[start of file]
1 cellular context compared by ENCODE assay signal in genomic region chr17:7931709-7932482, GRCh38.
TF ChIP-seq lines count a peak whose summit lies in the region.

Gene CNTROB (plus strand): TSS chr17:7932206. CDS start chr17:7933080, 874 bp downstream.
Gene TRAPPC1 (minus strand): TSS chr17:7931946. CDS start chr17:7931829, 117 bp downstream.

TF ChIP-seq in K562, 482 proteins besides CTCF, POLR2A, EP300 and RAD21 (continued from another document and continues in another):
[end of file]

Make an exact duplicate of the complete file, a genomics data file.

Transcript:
1 cellular context compared by ENCODE assay signal in genomic region chr17:7931709-7932482, GRCh38.
TF ChIP-seq lines count a peak whose summit lies in the region.

Gene CNTROB (plus strand): TSS chr17:7932206. CDS start chr17:7933080, 874 bp downstream.
Gene TRAPPC1 (minus strand): TSS chr17:7931946. CDS start chr17:7931829, 117 bp downstream.

TF ChIP-seq in K562, 482 proteins besides CTCF, POLR2A, EP300 and RAD21 (continued from another document and continues in another):